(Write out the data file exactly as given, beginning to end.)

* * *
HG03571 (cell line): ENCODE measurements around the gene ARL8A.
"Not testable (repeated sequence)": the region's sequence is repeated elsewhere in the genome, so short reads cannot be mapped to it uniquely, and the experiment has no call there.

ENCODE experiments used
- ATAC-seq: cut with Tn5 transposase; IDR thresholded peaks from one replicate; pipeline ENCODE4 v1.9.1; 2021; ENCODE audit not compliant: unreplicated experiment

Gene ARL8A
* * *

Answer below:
HG03571 (cell line): ENCODE measurements around the gene ARL8A.
"Not testable (repeated sequence)": the region's sequence is repeated elsewhere in the genome, so short reads cannot be mapped to it uniquely, and the experiment has no call there.

ENCODE experiments used
- ATAC-seq: cut with Tn5 transposase; IDR thresholded peaks from one replicate; pipeline ENCODE4 v1.9.1; 2021; ENCODE audit not compliant: unreplicated experiment

Gene ARL8A